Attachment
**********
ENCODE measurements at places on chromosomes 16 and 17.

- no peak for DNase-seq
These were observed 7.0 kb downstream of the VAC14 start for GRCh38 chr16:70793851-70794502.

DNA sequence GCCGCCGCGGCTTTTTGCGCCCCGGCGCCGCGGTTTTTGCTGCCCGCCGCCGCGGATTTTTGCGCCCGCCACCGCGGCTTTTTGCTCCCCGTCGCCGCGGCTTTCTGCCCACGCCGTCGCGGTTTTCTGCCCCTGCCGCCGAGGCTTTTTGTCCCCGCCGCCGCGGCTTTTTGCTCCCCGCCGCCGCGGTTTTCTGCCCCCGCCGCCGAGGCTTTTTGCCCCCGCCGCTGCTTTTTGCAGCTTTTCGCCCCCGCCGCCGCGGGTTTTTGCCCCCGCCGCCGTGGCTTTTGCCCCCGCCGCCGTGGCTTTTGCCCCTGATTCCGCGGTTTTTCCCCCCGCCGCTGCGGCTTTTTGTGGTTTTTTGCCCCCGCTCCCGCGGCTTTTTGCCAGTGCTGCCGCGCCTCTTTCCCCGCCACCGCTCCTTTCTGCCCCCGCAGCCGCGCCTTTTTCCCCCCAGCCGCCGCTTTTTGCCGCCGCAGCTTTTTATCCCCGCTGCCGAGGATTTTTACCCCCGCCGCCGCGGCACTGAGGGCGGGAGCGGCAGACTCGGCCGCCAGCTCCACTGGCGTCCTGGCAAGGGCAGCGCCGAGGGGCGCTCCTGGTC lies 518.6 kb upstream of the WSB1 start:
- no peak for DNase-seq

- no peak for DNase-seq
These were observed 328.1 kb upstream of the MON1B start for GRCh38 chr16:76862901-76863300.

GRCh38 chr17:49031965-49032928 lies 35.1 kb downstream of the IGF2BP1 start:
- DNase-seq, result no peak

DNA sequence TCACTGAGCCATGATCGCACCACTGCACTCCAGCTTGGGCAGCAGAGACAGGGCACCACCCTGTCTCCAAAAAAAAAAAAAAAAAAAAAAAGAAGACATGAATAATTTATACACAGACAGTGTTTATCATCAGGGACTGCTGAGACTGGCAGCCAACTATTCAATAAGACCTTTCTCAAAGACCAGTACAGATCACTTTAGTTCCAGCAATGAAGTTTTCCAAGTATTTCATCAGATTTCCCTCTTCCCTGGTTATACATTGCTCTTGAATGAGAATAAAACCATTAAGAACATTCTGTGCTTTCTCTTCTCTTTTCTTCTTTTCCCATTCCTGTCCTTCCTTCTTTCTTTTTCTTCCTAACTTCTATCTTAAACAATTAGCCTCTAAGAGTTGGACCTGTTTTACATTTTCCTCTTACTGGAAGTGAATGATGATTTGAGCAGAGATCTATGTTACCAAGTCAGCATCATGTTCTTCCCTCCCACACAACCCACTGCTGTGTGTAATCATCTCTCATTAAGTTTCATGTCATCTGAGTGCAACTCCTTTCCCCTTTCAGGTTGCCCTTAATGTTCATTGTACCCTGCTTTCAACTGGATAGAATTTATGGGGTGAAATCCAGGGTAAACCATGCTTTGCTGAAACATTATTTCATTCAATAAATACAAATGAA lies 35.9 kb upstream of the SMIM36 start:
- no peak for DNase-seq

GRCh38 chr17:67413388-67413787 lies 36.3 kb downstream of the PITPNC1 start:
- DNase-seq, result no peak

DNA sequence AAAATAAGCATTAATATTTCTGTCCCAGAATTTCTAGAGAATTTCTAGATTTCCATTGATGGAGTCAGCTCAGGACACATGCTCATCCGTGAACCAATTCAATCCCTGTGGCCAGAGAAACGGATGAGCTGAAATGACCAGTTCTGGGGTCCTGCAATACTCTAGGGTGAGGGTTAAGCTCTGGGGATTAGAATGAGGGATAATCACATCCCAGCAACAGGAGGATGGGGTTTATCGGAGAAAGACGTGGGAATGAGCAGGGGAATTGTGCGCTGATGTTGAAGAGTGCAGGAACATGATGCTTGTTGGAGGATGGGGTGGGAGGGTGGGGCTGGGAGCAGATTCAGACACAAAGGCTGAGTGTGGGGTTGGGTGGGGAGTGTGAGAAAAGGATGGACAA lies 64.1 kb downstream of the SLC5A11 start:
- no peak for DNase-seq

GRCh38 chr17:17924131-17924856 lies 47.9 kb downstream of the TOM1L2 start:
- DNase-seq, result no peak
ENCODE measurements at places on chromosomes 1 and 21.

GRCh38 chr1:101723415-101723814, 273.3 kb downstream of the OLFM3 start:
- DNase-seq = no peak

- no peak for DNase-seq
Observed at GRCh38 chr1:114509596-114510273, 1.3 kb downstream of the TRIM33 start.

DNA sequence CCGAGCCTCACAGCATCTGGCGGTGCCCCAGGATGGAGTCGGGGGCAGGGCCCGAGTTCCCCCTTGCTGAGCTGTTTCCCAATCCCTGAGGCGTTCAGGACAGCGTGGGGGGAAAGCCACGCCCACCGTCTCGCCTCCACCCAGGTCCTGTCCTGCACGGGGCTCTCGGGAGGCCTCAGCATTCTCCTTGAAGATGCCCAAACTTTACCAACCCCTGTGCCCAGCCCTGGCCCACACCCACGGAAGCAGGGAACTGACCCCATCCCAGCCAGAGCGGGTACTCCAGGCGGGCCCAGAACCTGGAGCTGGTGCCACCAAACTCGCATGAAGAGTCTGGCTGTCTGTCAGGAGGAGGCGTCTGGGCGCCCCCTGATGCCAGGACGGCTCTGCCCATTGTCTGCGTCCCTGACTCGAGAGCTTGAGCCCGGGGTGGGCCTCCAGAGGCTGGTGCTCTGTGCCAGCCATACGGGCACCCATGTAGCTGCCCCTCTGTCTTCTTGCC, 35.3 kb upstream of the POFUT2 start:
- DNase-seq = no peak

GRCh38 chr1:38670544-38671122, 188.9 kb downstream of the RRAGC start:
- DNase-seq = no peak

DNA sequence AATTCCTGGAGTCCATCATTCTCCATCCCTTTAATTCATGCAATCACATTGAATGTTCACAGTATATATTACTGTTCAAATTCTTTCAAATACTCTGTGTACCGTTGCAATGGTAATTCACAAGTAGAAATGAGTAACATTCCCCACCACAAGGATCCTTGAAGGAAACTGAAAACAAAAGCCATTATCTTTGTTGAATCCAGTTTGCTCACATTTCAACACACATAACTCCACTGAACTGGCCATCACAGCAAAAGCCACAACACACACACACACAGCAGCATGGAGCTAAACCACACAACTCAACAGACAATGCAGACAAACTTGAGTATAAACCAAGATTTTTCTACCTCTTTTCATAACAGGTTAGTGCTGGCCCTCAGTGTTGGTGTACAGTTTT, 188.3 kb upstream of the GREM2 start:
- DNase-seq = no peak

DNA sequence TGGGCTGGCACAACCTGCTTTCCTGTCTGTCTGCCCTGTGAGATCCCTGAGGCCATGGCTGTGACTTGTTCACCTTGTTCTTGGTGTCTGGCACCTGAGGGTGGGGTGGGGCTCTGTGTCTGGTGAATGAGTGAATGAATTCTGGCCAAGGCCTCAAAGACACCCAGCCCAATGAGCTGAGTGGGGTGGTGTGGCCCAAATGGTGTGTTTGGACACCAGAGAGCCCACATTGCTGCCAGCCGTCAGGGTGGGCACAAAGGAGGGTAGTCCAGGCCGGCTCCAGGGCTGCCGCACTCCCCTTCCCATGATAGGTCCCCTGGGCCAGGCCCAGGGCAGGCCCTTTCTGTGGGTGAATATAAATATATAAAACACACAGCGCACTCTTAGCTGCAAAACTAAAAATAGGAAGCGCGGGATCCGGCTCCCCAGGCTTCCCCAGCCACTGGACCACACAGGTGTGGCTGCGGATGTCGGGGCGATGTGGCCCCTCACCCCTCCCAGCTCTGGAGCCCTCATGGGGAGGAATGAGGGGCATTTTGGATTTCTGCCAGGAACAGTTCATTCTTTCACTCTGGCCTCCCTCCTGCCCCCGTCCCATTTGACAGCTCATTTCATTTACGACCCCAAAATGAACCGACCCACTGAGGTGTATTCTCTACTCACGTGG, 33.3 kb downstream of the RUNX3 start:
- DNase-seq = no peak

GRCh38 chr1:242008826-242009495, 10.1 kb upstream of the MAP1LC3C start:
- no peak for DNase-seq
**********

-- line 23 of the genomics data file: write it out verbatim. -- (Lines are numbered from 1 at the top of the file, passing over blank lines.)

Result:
DNA sequence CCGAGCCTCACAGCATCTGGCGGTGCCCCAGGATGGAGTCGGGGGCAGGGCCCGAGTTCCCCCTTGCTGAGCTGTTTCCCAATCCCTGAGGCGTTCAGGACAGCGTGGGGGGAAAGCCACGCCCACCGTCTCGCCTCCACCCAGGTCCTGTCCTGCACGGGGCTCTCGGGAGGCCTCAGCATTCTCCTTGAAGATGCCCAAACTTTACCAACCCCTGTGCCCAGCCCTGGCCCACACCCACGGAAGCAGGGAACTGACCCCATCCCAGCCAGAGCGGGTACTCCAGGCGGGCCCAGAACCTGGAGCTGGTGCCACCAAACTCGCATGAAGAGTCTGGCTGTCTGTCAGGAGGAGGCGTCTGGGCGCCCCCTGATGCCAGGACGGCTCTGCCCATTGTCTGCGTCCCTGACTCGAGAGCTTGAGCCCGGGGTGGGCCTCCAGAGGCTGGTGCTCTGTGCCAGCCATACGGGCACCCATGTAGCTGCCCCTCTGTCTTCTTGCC, 35.3 kb upstream of the POFUT2 start: